I’ve been pondering the same political question for about a decade now, and since I can’t avoid political talk whatever I do these days, I may as well get it out of my system. Short version: How do we make third parties viable (and thus make candidates actually compete for votes from moderates like me) without electing a string of “Greater Evil” candidates?
Now perhaps I’m wrong about this, but taking a long-term view, I believe the best way to reform the American political system should be to make third-parties more powerful. At least in theory, if people had a choice beyond Democrat or Republican in major elections that was even semi-viable, the major parties would have to compete for these votes; they wouldn’t be able to get away with simply pandering to a slowly dwindling base of true believers, year-in and year-out, while everyone else stays home in apathy tinged with disgust. More parties, more choices, more competition, yaaaaaay USA.
The problem is, I see no way of getting there that doesn’t make everything much worse before it gets better– and “getting worse” includes the very real possibility of “ending the world as we know it.” Basically, the more moderates who choose to vote for the Naders, the Johnsons, etc. the more people like Dubya and Trump get elected; the millions of moderates who used to vote for the “lesser evil” candidates out of a sense of grim duty start directing their votes elsewhere, and Greater Evil wins the day. Arguably, this already happened in the 2000 election. Where America, and the world in general, finds itself now– with ISIS and all the other brands of apocalyptic, atavistic bullshit– is at least partially a consequence of American moderates neglecting their duty to vote for the “lesser evil.”*
Trying to think realistically, even if people start making the effort now to bolster third parties, it could take multiple elections– even decades– before we really started to make a change. There’s no guarantee that the devastating nuclear war that we’ve been doing our damndest to avoid for 70 years won’t happen while we’re trying to ride out the “bottoming out” phase of this reform process. There’s also no guarantee that when that process ends, if it ever does, that the country we have left will even be anything we want to save.
So what else can we do? Campaign finance reform is sometimes touted as a potential silver bullet, which it could be in theory, but it has it’s own Catch-22 problem: if we were in any danger of electing politicians who were legitimately interested in passing effective, powerful, paradigm-shifting reform measures, and at liberty to do so, we wouldn’t need those reforms in the first place. My personal experience is that the only politicians who talk about campaign finance reforms in good faith are local politicians who couldn’t attract big corporate donations if they wanted them; once you get above, say, the county level, any reference to campaign finance reform is a cynical rhetorical ploy and nothing more.
To speak more personally for a moment, I still don’t know what I’m going to do in November. I think Hillary is a terrible candidate, but she’s terrible in most of the same ways candidates for President are usually terrible, so she definitely counts as “lesser Evil” in my book. She will probably be bad, but I doubt she’ll be sufficiently bad that she could end Western Civilization, unless she decided to try to do that really hard. Trump to me sounds like a delusional orange man with less than a third-grade education, and I simply cannot understand how anyone can listen to him and think he’s qualified to be captain of an elementary school kickball team, let alone President. He also seems like the kind of person who would order a nuke because some world leader criticized his footwear, which makes him more likely to be a candidate who could end this whole American experiment we have going on.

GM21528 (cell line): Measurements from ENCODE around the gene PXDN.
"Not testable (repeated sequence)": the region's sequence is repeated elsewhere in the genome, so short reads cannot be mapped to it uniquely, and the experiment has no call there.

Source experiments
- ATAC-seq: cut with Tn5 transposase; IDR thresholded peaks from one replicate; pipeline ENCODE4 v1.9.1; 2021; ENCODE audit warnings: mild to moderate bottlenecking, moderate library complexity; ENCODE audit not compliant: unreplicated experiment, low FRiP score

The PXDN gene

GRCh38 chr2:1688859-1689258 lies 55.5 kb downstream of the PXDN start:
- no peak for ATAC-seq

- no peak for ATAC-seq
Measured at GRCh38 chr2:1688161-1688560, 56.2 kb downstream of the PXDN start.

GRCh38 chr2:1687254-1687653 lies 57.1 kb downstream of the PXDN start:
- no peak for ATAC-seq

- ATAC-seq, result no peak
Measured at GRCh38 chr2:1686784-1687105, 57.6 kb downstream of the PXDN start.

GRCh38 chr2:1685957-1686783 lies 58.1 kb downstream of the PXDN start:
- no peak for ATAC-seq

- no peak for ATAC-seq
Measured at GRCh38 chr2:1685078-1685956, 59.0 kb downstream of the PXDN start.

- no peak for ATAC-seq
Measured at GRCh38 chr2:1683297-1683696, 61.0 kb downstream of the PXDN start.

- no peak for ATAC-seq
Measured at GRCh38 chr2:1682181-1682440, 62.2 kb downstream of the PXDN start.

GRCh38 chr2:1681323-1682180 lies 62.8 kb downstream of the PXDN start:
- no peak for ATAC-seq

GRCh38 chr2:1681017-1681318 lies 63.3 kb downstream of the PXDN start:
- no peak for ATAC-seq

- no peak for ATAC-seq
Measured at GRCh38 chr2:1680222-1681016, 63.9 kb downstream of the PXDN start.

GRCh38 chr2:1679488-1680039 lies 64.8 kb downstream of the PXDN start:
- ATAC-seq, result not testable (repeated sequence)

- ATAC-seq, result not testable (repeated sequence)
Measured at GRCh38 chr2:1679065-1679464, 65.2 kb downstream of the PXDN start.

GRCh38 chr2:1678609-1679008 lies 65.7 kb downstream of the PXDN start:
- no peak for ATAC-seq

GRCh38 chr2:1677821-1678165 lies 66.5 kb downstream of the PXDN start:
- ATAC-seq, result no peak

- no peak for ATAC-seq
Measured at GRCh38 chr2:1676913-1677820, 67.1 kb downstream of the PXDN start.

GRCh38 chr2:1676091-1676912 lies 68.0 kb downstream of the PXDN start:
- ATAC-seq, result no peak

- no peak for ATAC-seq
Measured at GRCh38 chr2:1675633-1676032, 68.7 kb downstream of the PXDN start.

But how can I vote for the Democratic Party, the party so inept that they are somehow managing to lose an election to a less articulate Oompa Loompa with delusions of grandeur? Do I vote for Gary Johnson in the interest of at least trying to bolster third parties; should I do that even if I don’t agree with a lot of his proposed policies? Do I step into the voting booth, close the curtain, and vote for no one, solely because for the sake of my conscience, that’s one minuscule step above not even dragging myself to vote at all?
Maybe I’m wrong for even thinking that third parties could be a way out; maybe the fundamental problem is that the people who are best suited to wielding political power on that scale, are the least likely to be attracted to the process of acquiring it. Maybe there really is no getting past that, and we get the leaders we deserve; they’re just getting worse because we’re getting worse, and everything else is irrelevant.
So yeah, this is what I’m thinking while pundits talk about poisoned Skittles or Pepe the frog being a secret Mossad Agent, or whatever the latest peak in stupid is. I could try to be cute and wrap up with how I’m voting for SMOD (Sweet Meteor O’ Death), but A)the idea of Earth being destroyed by a meteor absolutely scares the shit out of me and B) I’d rather just be honest and say I’m in despair right now, without any misplaced attempts at humor. When I try to think about politics, I’m in a place of complete despair.
*I’m certainly not saying that ISIS or something like it would never have existed were it not for the actions of the Bush administration; we’ll never know. But I don’t think it’s a stretch to say that the actions of the American government in the early 2000s were a significant contributing factor to the current situation in the Middle East.